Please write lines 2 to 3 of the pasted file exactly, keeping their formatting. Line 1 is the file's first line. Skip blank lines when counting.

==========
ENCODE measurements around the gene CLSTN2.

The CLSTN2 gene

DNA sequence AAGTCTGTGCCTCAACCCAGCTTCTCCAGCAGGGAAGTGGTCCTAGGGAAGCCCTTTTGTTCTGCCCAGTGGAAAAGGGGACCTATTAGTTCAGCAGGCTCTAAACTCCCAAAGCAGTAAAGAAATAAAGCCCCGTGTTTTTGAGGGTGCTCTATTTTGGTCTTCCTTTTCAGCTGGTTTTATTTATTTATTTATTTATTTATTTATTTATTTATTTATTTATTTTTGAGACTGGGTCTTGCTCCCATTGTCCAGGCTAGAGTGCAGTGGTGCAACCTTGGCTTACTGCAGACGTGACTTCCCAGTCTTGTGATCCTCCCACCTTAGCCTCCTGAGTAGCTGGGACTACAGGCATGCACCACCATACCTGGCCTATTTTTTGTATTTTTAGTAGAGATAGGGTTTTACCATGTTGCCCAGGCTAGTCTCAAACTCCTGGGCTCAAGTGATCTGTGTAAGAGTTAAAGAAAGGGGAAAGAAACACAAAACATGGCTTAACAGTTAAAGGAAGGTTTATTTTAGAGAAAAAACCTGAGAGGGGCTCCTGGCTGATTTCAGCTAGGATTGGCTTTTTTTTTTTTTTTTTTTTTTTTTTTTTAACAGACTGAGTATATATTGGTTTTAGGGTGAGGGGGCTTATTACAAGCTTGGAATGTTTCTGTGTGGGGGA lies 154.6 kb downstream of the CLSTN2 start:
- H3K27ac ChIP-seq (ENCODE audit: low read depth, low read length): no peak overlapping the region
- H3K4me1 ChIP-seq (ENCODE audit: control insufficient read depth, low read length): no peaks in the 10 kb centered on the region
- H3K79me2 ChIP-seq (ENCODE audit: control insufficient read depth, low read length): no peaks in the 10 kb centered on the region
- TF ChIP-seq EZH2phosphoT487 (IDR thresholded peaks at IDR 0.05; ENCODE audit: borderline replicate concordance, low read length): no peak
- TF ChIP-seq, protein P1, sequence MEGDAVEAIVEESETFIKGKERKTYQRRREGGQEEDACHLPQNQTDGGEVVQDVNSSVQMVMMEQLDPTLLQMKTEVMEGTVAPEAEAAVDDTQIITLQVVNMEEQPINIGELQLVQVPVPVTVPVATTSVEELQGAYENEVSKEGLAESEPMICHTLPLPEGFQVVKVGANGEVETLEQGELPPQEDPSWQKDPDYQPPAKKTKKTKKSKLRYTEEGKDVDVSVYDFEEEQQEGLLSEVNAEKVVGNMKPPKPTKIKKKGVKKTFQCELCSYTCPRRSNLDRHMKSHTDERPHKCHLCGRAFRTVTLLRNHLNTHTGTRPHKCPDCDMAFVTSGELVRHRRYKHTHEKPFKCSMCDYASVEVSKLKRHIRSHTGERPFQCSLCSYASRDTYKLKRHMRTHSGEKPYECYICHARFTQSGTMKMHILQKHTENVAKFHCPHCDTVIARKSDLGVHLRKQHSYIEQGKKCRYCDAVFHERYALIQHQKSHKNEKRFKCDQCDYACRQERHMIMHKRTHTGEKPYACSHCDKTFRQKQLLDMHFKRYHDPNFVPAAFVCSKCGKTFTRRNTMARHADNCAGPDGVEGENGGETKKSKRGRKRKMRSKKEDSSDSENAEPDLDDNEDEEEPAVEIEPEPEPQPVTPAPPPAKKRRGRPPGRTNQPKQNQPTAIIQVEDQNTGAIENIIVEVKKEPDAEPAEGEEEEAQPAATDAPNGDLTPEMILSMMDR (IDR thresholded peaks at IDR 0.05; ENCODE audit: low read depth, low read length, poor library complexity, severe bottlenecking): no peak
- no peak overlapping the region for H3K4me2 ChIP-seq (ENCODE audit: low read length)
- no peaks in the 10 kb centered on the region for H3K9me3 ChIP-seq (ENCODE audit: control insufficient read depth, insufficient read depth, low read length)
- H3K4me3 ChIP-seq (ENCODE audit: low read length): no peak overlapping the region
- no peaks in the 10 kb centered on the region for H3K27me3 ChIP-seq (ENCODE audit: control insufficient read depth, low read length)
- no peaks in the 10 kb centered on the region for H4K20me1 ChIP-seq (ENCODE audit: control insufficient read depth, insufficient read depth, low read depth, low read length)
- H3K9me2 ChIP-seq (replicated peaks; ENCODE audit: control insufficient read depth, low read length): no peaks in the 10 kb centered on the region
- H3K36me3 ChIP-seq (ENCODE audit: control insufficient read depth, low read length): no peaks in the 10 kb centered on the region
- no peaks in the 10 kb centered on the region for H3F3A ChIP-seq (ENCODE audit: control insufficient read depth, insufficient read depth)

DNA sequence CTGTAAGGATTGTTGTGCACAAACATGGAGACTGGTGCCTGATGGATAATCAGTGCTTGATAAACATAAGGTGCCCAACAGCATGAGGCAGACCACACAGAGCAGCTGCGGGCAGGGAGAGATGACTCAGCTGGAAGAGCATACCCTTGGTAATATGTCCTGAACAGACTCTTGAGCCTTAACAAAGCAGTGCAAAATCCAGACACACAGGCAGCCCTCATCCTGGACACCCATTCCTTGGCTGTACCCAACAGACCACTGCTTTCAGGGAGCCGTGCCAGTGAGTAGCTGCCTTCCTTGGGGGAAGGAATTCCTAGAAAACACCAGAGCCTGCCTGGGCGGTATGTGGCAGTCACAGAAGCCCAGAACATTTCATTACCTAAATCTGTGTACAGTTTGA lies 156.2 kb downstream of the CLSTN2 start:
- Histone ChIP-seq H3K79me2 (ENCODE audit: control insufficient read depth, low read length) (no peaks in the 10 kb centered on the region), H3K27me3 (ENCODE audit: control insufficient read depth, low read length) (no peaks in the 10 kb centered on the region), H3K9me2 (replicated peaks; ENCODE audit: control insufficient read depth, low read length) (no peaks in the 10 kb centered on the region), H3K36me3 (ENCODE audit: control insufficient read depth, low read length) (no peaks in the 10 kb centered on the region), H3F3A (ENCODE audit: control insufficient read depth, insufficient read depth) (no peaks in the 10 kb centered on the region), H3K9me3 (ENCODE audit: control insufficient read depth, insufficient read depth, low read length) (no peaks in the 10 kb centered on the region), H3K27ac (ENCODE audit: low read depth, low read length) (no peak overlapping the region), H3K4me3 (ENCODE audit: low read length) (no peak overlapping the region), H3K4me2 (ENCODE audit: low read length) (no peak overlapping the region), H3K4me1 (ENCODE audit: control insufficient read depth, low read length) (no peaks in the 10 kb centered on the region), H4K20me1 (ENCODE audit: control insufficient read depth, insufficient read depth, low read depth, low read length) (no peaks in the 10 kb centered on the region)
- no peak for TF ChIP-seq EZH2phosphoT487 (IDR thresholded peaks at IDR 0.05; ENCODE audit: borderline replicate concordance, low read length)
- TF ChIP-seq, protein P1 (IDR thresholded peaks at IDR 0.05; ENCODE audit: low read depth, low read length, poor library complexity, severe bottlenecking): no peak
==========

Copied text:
The CLSTN2 gene

DNA sequence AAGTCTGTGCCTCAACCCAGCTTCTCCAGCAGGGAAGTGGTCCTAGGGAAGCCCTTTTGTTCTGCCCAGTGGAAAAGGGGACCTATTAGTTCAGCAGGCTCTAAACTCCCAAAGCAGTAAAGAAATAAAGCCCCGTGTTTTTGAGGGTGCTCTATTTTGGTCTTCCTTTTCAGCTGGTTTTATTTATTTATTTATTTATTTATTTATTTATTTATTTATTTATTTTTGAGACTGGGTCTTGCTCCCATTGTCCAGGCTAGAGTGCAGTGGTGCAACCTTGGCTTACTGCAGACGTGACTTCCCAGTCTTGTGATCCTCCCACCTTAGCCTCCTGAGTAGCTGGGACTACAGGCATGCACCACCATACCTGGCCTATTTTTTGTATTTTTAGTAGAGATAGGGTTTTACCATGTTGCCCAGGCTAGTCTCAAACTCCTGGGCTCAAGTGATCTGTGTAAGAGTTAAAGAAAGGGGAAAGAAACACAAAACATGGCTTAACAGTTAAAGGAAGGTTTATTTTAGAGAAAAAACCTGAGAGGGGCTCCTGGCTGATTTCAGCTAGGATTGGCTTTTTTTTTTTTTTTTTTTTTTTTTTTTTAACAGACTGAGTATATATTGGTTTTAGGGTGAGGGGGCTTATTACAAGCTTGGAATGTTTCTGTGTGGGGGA lies 154.6 kb downstream of the CLSTN2 start: